I'm glad Adam Monke said it because I was starting to feel bad.

The 32-year-old Arlington High School grad, who now lives near Fontanelle, said competitive running is a relative sport. For some people, a mile-long run is an accomplishment. For others, a top-50 finish in a 100-mile, world-renown Ultramarathon is satisfying. Both, though, are OK.

You can guess which side I'd fall under.

I called Monke on Monday to talk about his most recent 100-mile challenge, “The Race Across the Sky.” The Leadville Trail 100 Run is a trek through Colorado's Rocky Mountains with the elevation never dipping far below 10,000 feet.

“It was always something that scared me,” Monke admitted as a “flatlander.”

Though he's an experienced, high-performing runner, it took him several years to get into the race, which only allows qualifiers.

“Most competitive race I've ever run in,” he said.

Before the Aug. 17 event, Monke warmed-up for it in a 100-mile Black Hills race. But I can't imagine anything getting you ready for 831 entrants all starting at the same time like they do for the Leadville 100. The starting gun, the runner said, is a 20-gauge shotgun.

Monke said the first 35 miles or so were his most challenging. Elevation, it turns out, can make you a little ill.

“Running 100 miles is your entire life condensed into one day,” he said. The trail has its ups and downs, but so do your emotions.

Exactly 23 hours, 15 minutes and 27 seconds passed before Monke crossed the finish line. He was 41st out of 831 entrants. Of those 831, only 377 finished the hellacious race founded in 1982.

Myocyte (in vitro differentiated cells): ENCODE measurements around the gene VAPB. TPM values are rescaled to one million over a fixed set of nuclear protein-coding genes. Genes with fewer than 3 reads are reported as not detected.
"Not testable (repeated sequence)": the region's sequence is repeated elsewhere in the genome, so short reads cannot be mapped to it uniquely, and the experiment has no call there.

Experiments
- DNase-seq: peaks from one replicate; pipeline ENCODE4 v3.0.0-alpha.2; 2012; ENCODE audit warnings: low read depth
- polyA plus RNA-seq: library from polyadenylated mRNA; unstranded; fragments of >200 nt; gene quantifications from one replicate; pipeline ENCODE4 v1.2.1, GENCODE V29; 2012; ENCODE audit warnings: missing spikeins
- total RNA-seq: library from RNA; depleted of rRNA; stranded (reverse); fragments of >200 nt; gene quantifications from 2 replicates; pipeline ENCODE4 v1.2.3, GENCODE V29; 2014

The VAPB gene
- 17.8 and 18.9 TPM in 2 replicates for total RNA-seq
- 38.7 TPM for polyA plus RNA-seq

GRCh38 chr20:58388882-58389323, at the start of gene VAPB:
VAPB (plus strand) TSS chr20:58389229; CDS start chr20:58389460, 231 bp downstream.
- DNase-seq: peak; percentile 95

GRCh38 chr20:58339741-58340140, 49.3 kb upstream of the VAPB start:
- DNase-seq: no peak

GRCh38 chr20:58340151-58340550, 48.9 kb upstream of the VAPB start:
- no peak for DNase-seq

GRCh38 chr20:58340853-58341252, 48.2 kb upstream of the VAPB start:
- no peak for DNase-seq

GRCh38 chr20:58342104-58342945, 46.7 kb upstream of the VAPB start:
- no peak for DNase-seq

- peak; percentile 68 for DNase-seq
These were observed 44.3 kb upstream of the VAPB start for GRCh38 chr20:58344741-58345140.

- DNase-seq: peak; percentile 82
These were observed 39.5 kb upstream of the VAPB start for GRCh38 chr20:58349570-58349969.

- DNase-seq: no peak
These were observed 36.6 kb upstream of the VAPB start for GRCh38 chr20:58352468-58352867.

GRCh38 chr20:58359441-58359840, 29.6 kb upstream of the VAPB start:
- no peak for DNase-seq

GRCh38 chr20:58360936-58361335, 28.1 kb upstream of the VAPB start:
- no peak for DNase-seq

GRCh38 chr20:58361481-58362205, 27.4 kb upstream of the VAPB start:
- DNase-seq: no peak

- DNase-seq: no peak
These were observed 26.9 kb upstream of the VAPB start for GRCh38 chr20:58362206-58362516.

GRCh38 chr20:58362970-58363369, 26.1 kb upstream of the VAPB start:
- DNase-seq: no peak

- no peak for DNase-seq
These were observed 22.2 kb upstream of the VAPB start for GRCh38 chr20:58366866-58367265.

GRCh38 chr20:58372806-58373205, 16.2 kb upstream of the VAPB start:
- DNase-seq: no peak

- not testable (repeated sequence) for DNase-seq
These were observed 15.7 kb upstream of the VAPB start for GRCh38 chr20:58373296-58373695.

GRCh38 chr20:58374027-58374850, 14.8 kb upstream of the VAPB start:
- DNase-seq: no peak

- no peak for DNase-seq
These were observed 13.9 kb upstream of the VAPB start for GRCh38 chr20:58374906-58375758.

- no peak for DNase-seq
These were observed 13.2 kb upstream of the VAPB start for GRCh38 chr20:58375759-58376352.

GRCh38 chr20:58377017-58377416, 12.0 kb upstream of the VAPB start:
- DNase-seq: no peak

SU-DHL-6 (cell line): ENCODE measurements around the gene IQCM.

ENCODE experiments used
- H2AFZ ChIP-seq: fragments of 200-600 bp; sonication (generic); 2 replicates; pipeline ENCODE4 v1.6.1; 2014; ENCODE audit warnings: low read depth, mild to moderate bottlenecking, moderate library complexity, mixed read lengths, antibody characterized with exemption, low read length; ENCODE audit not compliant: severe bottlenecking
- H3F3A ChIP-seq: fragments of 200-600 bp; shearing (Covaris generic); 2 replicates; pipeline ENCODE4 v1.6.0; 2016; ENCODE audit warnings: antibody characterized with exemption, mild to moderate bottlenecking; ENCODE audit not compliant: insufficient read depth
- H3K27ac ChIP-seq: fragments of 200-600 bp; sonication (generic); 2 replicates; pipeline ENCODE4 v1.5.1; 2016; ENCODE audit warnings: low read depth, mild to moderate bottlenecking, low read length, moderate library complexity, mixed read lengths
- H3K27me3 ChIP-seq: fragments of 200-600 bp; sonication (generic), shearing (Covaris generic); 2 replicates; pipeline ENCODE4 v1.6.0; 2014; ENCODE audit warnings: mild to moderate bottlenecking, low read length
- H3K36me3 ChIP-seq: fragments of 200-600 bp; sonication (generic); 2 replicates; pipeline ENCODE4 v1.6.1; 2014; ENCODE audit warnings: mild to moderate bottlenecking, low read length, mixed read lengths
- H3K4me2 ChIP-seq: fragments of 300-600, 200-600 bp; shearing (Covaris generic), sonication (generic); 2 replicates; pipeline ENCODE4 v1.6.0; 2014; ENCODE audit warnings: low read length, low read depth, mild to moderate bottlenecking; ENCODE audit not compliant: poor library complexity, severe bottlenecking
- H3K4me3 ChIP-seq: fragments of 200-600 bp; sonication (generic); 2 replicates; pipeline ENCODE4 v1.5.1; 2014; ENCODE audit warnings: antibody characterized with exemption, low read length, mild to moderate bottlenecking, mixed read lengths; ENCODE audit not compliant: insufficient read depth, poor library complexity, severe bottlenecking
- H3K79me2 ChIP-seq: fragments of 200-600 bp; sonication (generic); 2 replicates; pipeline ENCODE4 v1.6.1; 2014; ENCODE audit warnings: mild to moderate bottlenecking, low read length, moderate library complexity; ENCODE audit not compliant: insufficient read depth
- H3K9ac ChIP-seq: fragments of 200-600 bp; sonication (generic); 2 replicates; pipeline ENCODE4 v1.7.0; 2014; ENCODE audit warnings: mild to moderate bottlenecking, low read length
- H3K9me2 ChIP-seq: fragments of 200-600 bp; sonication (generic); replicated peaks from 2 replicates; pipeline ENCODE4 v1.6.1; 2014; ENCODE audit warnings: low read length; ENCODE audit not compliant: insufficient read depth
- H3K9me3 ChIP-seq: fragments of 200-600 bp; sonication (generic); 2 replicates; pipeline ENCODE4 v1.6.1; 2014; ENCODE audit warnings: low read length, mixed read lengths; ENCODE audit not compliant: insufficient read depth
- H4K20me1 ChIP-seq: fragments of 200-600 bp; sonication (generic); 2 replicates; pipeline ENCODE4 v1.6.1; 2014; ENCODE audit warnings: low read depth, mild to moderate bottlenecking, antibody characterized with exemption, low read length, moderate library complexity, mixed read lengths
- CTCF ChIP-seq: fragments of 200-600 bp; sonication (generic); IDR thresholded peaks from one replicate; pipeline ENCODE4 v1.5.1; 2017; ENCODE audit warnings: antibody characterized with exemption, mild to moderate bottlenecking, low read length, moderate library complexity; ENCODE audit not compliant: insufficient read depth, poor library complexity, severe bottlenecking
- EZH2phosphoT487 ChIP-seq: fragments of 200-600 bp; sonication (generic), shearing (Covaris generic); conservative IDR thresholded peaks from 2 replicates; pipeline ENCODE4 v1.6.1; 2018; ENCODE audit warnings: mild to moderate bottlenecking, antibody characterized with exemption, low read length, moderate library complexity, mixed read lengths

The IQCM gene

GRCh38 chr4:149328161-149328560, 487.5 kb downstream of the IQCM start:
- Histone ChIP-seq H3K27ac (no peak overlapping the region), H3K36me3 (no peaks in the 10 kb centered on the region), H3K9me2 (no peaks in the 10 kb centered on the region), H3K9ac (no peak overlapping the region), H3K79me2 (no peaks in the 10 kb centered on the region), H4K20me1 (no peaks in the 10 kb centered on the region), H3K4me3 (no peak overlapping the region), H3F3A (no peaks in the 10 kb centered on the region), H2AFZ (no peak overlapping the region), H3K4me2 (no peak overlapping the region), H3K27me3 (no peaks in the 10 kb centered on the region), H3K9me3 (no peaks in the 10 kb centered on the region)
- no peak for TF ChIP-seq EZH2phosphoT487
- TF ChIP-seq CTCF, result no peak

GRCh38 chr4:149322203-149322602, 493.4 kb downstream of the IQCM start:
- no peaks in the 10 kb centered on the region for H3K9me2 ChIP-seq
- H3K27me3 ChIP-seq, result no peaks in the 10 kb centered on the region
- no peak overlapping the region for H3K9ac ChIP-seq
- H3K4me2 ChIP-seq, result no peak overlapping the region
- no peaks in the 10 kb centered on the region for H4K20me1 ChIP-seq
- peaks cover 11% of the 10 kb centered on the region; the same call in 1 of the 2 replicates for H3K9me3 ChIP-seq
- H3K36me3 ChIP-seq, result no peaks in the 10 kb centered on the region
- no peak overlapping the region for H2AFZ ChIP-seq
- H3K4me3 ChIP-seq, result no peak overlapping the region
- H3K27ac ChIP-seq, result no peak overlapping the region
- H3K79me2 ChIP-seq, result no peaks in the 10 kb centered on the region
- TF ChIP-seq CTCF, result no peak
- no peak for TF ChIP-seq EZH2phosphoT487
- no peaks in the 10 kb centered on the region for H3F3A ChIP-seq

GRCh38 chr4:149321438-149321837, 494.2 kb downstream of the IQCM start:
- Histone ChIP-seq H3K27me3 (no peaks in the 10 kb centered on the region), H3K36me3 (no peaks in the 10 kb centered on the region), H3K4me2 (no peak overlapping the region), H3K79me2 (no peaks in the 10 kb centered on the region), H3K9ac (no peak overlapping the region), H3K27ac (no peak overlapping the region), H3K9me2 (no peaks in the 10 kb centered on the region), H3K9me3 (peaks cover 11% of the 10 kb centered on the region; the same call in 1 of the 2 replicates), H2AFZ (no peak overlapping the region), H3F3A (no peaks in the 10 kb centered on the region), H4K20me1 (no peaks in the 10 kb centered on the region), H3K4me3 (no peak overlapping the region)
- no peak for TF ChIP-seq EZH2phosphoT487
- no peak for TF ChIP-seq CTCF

Isn't that quite the accomplishment? Amazing.

But Monke's running career has recently taken on a new meaning. It's not just about him. He and his wife, Sarah, have three little boys now, all of whom have yet to reach school age.

“I don't really play by the rules when it comes to recovery,” Monke said, meaning he doesn't really take breaks. But he and his family also get to indulge in a rare treat after 100-milers. It's one of two times during the year where they treat themselves with sweets — with the other being Halloween.

Fortunately, Monke races 100 miles more than once a year, so they get to cheat the “two times a year” thing a little bit.

When he's not running, Adam is in the seed business with Nebraska Irrigated Seeds. He is, after all, a “flatlander” like you and me. Which is why it was nice that he informed me that running is a relative sport almost all of us can do.

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